Idea 3: A penalty 'limiter button'

All the cars are already fitted with a “pitlane limiter” that stops them exceeding a certain speed in the pitlane, for safety reasons. There was talk a few years back , when they were revising the safety car rules, of fitting a 'safety car button' to slow the cars down when the safety car is deployed. Instead they chose to close the pit lane under the safety car, which lead to people being arbitrarily penalised if they were low on fuel. Oh look, we've come full circle.

Anyway, they still haven't fitted a safety car button – now drivers are asked to meet delta times of their own accord: a system so difficult to achieve that it has again led to drivers being arbitrarily puni-- Arrrrgghhh!

Why not fit a speed-(or rev)-limiting button to the cars that the drivers must activate for a given period of time upon being punished? It's an instant punishment and we can immediately get back to racing. It's the racing equivalent of a throw-in or a free kick. Short and effective.

The disadvantage clearly is that the drivers could pick a part of the circuit that minimises the impact of the limiter button. This is semi-easily “overcome” by having a 'punishment zone' – a pre-determined area of track in which the button must be pushed; the pit straight seems an obvious choice as every circuit has one.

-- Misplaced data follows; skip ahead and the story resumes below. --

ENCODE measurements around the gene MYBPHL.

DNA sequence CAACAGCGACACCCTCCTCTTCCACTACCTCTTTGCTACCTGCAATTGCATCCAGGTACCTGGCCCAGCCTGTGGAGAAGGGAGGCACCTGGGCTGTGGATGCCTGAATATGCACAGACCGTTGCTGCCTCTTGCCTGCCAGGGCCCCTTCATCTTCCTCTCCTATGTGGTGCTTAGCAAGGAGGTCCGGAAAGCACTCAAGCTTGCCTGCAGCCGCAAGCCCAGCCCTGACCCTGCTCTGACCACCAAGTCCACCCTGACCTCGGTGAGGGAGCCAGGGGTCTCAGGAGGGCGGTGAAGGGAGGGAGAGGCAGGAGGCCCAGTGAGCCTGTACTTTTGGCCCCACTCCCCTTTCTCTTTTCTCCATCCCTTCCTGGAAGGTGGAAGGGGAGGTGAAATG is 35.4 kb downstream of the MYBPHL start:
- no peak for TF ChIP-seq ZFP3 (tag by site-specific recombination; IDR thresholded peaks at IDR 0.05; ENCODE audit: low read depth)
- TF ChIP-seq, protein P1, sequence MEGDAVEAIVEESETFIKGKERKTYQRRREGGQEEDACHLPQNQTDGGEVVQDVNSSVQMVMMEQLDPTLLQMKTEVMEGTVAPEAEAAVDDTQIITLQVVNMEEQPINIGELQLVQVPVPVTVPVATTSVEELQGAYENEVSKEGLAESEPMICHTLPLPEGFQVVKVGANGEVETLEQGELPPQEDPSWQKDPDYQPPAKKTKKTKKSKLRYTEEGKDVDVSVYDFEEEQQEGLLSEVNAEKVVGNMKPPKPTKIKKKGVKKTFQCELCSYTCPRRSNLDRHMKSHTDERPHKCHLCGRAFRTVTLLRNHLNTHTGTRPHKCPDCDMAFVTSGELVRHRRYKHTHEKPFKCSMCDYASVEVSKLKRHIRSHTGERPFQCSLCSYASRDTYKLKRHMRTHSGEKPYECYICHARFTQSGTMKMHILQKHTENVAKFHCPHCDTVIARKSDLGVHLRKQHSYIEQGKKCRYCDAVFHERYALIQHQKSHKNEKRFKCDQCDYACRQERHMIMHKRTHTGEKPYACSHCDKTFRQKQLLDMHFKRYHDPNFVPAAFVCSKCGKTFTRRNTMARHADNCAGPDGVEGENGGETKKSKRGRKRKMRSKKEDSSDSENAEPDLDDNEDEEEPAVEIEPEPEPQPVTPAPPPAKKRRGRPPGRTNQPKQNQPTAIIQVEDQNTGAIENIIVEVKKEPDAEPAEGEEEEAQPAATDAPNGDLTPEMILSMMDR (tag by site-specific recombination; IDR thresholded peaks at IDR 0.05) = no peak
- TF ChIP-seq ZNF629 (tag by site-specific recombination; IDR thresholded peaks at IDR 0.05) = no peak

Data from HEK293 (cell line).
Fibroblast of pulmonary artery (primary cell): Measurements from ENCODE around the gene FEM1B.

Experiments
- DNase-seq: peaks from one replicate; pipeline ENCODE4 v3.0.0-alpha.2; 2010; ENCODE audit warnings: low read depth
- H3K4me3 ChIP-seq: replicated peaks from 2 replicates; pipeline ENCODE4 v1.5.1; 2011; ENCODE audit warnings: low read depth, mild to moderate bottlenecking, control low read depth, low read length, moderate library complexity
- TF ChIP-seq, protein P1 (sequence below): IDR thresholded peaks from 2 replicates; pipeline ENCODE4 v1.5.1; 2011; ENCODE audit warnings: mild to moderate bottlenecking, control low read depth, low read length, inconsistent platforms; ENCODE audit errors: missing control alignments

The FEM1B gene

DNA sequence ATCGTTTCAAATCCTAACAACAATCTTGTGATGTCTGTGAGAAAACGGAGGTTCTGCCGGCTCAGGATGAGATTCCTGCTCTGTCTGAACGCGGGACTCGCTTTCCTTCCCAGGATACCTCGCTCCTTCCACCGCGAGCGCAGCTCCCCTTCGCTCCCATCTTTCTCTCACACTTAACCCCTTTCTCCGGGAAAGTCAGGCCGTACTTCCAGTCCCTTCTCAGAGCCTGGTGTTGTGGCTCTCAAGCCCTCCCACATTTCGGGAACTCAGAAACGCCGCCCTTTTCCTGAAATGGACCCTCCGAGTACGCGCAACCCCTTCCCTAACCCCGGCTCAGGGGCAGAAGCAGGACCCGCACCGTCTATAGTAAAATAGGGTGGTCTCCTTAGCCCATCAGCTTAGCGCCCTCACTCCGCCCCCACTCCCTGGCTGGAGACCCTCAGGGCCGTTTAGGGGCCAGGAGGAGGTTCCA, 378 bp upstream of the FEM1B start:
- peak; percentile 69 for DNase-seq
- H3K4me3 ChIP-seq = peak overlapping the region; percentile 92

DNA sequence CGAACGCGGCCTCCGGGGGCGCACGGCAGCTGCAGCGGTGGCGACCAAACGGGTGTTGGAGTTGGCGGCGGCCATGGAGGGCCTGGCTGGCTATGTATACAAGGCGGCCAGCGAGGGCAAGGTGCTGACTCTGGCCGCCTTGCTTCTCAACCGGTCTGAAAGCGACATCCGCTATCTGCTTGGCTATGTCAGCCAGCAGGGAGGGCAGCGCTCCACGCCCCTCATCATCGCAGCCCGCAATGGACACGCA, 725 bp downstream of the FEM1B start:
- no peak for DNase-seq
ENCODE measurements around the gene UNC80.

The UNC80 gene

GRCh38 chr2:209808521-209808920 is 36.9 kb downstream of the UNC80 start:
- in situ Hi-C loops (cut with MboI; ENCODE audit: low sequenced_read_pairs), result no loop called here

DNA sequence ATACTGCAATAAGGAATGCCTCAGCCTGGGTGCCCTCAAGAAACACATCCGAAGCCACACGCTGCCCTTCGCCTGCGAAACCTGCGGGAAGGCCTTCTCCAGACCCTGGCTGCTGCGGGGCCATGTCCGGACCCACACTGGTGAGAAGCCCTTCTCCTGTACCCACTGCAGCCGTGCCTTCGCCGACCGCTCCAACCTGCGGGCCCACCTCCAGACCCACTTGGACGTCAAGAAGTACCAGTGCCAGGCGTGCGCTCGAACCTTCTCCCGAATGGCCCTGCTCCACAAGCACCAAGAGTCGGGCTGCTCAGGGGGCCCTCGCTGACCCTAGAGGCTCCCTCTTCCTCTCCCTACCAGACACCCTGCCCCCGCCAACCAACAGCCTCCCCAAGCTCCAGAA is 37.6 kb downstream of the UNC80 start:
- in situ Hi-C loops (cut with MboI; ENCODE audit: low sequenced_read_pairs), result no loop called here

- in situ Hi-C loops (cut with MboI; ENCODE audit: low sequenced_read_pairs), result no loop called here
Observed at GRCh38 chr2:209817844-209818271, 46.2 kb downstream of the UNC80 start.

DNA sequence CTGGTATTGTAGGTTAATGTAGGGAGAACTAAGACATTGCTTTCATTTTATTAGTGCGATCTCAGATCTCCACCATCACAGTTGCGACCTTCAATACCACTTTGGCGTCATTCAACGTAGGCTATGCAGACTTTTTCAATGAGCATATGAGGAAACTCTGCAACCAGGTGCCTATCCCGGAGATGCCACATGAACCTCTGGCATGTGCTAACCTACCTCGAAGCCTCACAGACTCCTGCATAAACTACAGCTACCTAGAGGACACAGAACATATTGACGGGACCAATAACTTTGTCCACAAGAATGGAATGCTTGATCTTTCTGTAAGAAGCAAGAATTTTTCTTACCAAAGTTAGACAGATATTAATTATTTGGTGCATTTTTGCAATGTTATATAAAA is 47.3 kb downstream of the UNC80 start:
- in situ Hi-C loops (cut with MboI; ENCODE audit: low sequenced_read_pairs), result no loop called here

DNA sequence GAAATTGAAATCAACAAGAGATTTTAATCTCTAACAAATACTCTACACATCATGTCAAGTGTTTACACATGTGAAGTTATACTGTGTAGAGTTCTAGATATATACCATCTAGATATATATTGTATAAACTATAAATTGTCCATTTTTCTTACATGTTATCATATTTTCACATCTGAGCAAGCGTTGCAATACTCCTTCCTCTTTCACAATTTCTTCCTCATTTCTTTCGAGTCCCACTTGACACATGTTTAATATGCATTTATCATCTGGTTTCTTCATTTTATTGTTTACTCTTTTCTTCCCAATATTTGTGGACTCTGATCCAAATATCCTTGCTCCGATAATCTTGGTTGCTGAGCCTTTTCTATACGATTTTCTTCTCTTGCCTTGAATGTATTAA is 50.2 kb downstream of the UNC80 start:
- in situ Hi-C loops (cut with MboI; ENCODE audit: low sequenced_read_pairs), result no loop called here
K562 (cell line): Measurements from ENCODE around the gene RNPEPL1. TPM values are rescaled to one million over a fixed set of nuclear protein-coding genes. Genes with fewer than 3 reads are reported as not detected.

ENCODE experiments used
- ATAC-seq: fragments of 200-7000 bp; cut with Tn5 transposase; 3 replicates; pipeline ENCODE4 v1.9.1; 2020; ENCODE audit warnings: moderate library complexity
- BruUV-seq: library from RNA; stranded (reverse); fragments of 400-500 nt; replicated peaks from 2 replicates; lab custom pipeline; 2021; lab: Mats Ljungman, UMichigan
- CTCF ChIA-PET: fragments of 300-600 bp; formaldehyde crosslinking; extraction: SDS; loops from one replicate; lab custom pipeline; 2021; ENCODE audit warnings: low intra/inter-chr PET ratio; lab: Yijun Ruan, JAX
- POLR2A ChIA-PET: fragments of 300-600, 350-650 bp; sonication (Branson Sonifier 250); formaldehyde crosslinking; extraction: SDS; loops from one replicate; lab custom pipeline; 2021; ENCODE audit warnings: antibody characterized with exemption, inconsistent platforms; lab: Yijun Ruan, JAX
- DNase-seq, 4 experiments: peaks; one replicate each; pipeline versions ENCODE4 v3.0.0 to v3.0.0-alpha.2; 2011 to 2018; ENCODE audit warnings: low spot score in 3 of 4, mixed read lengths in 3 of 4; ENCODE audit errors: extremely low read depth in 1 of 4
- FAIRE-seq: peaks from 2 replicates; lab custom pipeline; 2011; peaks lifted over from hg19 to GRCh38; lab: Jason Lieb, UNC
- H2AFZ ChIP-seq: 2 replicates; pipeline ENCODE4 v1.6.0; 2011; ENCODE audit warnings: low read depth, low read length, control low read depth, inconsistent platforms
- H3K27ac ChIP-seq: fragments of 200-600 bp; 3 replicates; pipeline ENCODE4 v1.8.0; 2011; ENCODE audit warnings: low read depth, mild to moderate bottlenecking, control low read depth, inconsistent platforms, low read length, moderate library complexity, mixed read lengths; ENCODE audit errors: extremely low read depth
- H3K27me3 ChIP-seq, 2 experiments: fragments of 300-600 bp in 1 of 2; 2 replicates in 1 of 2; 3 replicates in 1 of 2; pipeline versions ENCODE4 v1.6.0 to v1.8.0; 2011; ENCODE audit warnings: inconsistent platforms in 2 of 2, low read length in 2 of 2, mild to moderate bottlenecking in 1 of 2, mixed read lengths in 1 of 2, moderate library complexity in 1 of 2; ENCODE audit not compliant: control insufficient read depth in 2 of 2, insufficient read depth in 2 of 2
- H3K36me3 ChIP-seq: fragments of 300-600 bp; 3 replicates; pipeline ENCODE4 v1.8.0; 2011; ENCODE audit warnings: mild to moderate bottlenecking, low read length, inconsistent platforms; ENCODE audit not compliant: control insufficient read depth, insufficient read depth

Concluding thoughts

So there we have it. In a short amount of time I have come up with three simple solutions potentially worth considering. Due to their short conception time, they are probably littered with difficulties but as the existing penalties seem to result in furious debate every time they are enacted, I can't have done much worse, surely.

A final point, worth mentioning: all of these suggestions require the stewards to actually get a bloody move on with their decisions. If their decisions come after 433 separate Sidepodcast live comments screaming for reprimand then it's clearly not fast enough!